Quincy August 27th 1816
my dear Son
I yesterday received some Letters from the Children dated 26 June. as I had some weeks before received my June Letter from you, I had not any right to expect an other of the Same Month, and altho’ as Shakespeare says, “my appetite grows on what it feeds on” I must own I am avaricious in this respect.
In this still calm, and political pause I must entertain you with domestic occurrences, one of which is a Family visit, which we received a fortnight since, from mr W Foster, your old Neighbour, (who lost his Lady, about two months since,) accompanied by mrs A otis and daughter. mr H G otis’ Lady and daughter and son, who all came in a Body to take tea with us. This visit has been long in contemplation; mrs A otis was commissioned to inquire, if your Father would like to receive the visit? to which a candid reply was given, that he should be pleased to receive it—whether the Hartford millstone hung so heavy that it could not be thrown off, or for what other reason I can not say. the visit was never accomplished untill a fortnight since, when we past a very pleasant and social afternoon together. upon taking leave mr otis in his very civil and polite manner, asked it as a favour that I would dine with him the next week? I replied, that I had long declined all invitations to dinner, as well as all public company, upon which he said it should be only a Family party. I then refered him to your Father who promptly accepted his invitation—accordingly when the day came, we went, and were most kindly and cordially received by all the assembled families mr Mason mr Tudor, were considerd as former appendages to us, and were a part of the company—all appeard pleased and mutually gratified—
I know not when I have past a pleasanter day, and I could not but regret the hour of seperation. all this past off very well. I never expected to hear more of it, but you cannot imagine what a sensation it has created in the Capital. a Gentleman from Town yesterday informd me, that it was a subject of speculation in the public offices. whether the stocks have risen or fallen in concequence, I do not pretend to say, but the wise ones cannot comprehend the phenomenon—some whisper it was to obtain a recommendation for a foreign Mission.—now I do not beleive in any such motive I ascribe it to the benevolent desire of extinguishing all party Spirit, and to a desire of renewing former Friendship, and Family intimacy—as such I received it, and in the same Spirit, returnd it—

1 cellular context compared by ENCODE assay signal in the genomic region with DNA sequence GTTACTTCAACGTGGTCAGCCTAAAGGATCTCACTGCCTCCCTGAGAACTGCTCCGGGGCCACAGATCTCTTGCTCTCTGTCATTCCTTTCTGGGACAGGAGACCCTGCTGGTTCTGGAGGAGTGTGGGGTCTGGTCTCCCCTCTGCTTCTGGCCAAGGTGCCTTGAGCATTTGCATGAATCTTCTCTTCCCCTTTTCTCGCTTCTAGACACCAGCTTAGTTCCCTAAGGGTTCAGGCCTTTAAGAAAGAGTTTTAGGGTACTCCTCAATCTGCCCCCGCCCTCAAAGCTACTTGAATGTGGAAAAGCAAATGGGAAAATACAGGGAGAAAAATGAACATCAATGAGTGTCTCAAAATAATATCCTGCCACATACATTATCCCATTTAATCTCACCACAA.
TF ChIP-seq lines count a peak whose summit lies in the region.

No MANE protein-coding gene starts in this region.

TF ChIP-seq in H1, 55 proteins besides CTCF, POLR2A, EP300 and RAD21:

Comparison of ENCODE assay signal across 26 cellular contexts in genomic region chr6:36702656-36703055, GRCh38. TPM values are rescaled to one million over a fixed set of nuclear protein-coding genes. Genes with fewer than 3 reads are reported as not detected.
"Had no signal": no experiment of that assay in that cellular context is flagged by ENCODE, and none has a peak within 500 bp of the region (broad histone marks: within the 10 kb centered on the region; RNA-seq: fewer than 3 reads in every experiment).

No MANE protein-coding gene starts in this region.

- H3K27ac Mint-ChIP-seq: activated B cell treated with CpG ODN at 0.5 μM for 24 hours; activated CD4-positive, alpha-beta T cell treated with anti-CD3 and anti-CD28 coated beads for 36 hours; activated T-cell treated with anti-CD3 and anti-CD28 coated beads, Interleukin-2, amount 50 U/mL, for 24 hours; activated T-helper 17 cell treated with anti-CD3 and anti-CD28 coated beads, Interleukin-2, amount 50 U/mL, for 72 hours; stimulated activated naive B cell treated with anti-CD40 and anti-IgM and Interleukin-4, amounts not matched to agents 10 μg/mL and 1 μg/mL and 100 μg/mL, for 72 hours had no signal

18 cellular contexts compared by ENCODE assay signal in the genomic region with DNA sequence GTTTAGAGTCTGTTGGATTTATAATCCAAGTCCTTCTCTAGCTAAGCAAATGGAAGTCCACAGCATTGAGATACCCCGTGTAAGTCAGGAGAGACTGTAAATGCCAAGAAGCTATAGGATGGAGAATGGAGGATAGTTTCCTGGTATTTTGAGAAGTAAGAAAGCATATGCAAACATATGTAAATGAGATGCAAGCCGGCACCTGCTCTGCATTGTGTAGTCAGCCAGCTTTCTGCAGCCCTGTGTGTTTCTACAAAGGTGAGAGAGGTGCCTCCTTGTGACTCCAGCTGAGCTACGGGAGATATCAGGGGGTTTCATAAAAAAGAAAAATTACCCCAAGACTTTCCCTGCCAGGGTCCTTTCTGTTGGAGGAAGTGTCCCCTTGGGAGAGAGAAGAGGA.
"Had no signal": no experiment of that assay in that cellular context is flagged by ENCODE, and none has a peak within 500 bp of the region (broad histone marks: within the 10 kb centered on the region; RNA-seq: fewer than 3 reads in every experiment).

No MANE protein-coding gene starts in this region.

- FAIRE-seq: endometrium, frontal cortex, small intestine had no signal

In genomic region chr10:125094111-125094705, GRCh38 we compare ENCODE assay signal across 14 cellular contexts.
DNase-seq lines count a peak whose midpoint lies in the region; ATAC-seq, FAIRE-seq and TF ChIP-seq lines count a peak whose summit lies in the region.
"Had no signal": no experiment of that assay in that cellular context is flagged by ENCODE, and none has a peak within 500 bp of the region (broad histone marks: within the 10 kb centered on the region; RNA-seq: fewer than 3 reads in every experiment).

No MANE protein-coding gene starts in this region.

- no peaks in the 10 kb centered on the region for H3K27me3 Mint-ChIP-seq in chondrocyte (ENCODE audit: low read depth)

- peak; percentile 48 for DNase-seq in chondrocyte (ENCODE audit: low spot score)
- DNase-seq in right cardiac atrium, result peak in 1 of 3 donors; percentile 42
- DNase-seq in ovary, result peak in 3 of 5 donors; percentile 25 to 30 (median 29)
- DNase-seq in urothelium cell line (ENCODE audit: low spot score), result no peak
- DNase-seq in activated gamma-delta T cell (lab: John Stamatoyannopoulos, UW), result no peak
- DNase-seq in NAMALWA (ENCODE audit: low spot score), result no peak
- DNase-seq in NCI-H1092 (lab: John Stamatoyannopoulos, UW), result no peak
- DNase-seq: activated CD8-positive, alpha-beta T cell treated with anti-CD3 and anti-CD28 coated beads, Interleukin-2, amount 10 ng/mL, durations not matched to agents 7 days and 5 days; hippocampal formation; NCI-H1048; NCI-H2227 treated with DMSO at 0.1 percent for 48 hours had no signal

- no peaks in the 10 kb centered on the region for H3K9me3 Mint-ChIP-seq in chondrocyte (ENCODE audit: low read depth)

your Father, and I have Lived to an Age, to be sought for as Curiosity’s—accordingly we have more strangers to visit us, and more company, than for years past. having the sense of hearing so well preserved to us, we can enjoy society, which at our advanced period, I consider a great Blessing, and our sight, <
al>tho much impaired, is still such, that we can read. altho as mr Jefferson expresses it, “Memory is constantly enlarging its frightfull blank, and parting with all we have ever seen and known, & reconciles us to the period, when it is reasonable we should drop off, and make room for another growth. when we have lived our Generation out, we should not wish to encroach on another. he adds (what I feel and have seen, and what I deprecate), of all humane contemplations, the most abhorrent is body without mind” what ever Humiliation is destined for us in this respect, is submitted to a higher power < [. . .]> to that Being, whose inspiration has given us understanding—
I thank you for Pauls Letters. I have been more pleased with them than with any of his other writings—he is seen in his amiable domestic Character, full of the milk of Humane kindness, tho describing the bloody Feilds of Battle; and bringing his reader to the very spot with him—
The Election of President is canvessing, not with wrath, or animosity or abuse that I have seen. the pamphlet, entitled Exposition of the motives for opposing the nomination of mr Monroe as President of the United States, I have not seen but the reply to it I have, by a Partizen of mr Monroes no doubt. he uses many arguments which would not bear the test if there was any popular candidate to contest with him. I presume by the reply, you were mentiond as one of the candidates this writer, in <
reply> answer, says mr Adams is absent, and said to be well pleased with his situation. of course he cannot be a candidate. if I had any thing to say against him, it would be at present withheld—on the Rule of de absentibus, as well as mortius nil nisi bonum—one remark however I will make, which is, that I am sure, if mr Adams was here, and could do so that he would not oppose Col Monroe—he would candidly confess, that his Services and experience, (which I allow to be respectable, as are his talents) ought not to be put in competition with Col Monroe’s, “True < [. . .]> prophet—I Subscribe to that. they ought not to be brought into competition. I know whose would kick the Beam. < [. . .]>
we will thank the writer however for his candour—and I may add with great Sincerity, that however well calculated I deem J Q A, for that Station, I do not covet it for him at present, and mr Monroe may stand unrivaled—I wish however that they would make his present arduous embassy more respectable and comfortable to him.
yesterday mr and Mrs Tarbel call’d to see us, well and in good Spirits—and happy in having safely returnd to their Native Land, more pleased with it than ever—they give us a pleasing account of the children. I do not beleive that my own sons were dearer to me, than my Grandsons, or that I felt more solicitious for there reputation may they all prove worthy, and be blessings, so prays Your Mother
MHi: Adams Papers.